Bill includes money to expand Cascade-Siskiyou National Monument

A $32.2 billion Interior Department appropriations bill for fiscal year 2010 en route to President Obama's desk includes $1 million to purchase islands of private parcels from willing sellers within the Cascade-Siskiyou National Monument.

Another $350,000 is earmarked for a visitor center at Crater Lake National Monument.

The funds are part of nearly $7 million for Oregon projects announced Friday by Oregon Democratic Sens. Ron Wyden and Jeff Merkley. The 2010 fiscal year began Oct. 1.

"This bill will put people to work keeping our forests healthy and preserve and protect some of Oregon's most treasured places, from Cascade-Siskiyou National Monument to Hells Canyon," Merkley said in a prepared statement.

It will also create jobs through the replacement of deteriorated infrastructure, updating clean drinking water systems and protecting local communities from the threat of wildfires and floods," he added.

" . . . this bill will protect both the health of Oregonians and Oregon's natural resources," Wyden said.

The $1 million for the 52,940-acre monument will be used to complete the transfer of land from the Pacific Forest Trust to the federal government, explained Jim Whittington, spokesman for the U.S. Bureau of Land Management's Medford District.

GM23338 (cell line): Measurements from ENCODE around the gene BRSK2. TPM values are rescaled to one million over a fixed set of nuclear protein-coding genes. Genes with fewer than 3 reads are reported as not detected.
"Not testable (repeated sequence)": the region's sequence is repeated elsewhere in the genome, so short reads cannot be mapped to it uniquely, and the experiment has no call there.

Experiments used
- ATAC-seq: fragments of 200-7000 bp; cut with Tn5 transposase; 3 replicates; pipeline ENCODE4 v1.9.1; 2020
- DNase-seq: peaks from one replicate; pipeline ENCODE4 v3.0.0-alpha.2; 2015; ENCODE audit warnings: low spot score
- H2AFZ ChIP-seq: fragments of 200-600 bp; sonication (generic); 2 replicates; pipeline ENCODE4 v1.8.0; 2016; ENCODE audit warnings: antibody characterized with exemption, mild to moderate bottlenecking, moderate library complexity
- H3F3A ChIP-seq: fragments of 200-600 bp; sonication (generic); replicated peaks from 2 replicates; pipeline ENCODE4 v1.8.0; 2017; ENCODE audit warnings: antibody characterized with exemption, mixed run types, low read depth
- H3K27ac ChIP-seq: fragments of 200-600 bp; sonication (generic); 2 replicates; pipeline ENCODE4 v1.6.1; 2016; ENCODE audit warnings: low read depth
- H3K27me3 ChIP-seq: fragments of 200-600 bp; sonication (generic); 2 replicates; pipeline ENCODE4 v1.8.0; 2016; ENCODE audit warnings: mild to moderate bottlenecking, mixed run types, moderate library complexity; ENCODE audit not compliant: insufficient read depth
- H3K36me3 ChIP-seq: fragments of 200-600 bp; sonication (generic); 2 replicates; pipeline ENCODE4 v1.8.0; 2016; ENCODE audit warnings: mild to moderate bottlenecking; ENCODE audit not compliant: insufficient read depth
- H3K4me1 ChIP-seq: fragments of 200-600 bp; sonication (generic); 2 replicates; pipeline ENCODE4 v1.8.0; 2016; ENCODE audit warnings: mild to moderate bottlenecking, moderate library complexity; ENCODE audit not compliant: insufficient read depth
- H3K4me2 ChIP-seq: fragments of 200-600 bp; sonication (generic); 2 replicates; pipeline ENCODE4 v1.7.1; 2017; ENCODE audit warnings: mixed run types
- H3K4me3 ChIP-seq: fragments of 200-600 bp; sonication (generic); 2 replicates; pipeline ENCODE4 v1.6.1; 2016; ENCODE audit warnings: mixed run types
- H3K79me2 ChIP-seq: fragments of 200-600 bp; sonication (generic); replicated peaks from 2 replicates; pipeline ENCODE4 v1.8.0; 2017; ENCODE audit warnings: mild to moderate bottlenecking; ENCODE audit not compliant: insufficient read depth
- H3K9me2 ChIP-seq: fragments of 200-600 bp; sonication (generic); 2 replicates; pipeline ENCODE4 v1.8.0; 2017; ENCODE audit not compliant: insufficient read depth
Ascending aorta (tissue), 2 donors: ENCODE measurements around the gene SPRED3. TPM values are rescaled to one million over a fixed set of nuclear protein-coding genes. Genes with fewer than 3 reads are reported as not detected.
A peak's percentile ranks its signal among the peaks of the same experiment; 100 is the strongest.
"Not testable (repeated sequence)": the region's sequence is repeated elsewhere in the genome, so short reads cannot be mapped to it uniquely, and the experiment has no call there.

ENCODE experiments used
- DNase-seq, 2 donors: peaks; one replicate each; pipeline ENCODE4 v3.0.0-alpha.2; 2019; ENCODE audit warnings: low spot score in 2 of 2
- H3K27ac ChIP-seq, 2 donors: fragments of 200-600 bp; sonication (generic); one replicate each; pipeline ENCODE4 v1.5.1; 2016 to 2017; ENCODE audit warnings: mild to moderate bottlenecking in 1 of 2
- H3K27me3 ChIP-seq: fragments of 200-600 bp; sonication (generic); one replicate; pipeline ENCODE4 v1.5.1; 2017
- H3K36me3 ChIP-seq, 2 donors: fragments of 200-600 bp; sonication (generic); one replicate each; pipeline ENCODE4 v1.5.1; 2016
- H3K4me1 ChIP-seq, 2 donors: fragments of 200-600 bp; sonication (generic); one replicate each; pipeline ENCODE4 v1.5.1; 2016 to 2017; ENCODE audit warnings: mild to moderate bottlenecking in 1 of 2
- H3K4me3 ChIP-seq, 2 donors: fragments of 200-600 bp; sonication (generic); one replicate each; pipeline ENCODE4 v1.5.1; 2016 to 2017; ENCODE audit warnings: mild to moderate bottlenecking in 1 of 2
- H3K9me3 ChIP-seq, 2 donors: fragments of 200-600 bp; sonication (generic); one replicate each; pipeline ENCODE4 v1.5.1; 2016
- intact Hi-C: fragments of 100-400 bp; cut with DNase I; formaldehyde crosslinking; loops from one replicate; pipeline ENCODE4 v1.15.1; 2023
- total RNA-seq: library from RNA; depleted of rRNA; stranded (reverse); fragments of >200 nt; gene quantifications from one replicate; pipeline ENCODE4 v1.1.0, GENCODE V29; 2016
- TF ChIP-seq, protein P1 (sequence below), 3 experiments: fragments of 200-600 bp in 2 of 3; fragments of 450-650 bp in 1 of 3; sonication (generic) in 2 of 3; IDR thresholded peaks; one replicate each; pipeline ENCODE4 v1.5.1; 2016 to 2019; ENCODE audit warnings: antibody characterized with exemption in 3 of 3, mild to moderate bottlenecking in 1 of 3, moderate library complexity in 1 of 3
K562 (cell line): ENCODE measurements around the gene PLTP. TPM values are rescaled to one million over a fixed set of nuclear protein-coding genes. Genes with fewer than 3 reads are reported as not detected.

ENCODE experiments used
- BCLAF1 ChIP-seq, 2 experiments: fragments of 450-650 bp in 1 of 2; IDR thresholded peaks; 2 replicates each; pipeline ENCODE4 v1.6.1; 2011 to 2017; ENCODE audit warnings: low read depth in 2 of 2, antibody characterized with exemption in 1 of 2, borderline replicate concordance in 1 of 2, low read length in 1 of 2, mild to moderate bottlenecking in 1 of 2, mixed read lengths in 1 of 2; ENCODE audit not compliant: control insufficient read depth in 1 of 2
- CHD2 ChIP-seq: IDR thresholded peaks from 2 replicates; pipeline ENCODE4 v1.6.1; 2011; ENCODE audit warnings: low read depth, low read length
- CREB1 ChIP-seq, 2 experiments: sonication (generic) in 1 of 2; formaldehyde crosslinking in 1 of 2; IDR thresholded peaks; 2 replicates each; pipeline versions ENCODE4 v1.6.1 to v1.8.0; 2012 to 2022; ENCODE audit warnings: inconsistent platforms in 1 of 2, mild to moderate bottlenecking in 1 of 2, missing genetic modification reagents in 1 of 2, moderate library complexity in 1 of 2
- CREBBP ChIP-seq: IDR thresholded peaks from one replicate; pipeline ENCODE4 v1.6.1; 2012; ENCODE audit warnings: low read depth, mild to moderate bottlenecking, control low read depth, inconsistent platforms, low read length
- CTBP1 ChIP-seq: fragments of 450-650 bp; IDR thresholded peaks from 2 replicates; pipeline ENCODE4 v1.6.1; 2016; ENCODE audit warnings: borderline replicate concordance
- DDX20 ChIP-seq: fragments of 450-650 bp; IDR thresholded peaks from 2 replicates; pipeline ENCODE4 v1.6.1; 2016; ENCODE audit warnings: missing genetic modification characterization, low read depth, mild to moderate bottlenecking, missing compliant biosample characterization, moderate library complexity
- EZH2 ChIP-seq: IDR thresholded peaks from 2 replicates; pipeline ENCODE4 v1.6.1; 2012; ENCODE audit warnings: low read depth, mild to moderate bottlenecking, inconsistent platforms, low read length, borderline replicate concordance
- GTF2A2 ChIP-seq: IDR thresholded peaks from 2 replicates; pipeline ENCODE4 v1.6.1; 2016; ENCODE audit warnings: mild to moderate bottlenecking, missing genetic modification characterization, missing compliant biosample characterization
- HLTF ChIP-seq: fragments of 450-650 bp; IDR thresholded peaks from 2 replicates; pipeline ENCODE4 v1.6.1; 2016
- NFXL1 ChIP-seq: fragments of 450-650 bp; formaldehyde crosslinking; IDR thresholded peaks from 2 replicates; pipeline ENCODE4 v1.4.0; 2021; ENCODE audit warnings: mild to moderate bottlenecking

Based in San Francisco, the nonprofit trust dedicated to preserving forestland has purchased nearly 5,000 acres, much of it former timber company land, that it is transferring to the agency at cost. Although some 60 percent of the land within the monument's boundaries is federally owned, there are islands of private parcels within its perimeter.

The monument is in the mountainous region immediately southeast of Ashland where the Cascade, Klamath and Siskiyou ranges converge. It was created in 2000 because of its rich diversity of plant and animal species, some found nowhere else on earth. For example, 120 species of butterflies dwell within the monument.

Each land acquisition will be managed to protect the resource, Whittington said.

The funding for the Crater Lake visitor center will allow the National Park Service to renovate the currently boarded-up 1928 "campers store" building on the crater's rim to turn it into a visitor center covering some 5,000 square feet.

Paul Fattig is a Mail Tribune reporter. Reach him at

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